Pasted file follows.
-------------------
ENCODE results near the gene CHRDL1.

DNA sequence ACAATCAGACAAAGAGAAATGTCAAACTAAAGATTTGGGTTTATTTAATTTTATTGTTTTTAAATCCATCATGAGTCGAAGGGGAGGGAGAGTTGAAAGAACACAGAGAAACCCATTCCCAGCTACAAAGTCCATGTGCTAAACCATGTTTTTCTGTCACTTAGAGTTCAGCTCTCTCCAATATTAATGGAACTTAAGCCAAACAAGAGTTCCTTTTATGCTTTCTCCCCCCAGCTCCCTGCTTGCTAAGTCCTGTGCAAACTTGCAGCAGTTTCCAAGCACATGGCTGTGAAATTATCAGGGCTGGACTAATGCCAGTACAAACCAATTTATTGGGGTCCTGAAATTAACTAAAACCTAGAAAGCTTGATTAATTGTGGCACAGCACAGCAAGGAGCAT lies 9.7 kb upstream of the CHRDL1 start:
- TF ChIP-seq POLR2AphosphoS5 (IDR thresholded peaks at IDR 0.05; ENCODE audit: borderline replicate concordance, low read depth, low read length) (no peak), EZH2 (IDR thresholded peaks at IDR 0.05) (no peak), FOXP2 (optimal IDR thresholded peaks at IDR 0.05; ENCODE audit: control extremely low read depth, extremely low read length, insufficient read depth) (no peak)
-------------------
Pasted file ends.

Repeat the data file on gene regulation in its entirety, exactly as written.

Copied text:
ENCODE results near the gene CHRDL1.

DNA sequence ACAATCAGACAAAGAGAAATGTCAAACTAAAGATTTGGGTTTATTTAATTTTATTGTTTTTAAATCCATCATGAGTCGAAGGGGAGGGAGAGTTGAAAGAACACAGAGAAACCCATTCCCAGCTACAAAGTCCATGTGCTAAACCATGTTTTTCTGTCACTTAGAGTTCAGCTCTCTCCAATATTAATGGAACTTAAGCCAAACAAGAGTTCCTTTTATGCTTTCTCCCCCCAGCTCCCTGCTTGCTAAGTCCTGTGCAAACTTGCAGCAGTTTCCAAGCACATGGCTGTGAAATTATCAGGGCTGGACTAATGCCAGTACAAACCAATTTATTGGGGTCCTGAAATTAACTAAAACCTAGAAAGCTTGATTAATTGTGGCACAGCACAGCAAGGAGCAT lies 9.7 kb upstream of the CHRDL1 start:
- TF ChIP-seq POLR2AphosphoS5 (IDR thresholded peaks at IDR 0.05; ENCODE audit: borderline replicate concordance, low read depth, low read length) (no peak), EZH2 (IDR thresholded peaks at IDR 0.05) (no peak), FOXP2 (optimal IDR thresholded peaks at IDR 0.05; ENCODE audit: control extremely low read depth, extremely low read length, insufficient read depth) (no peak)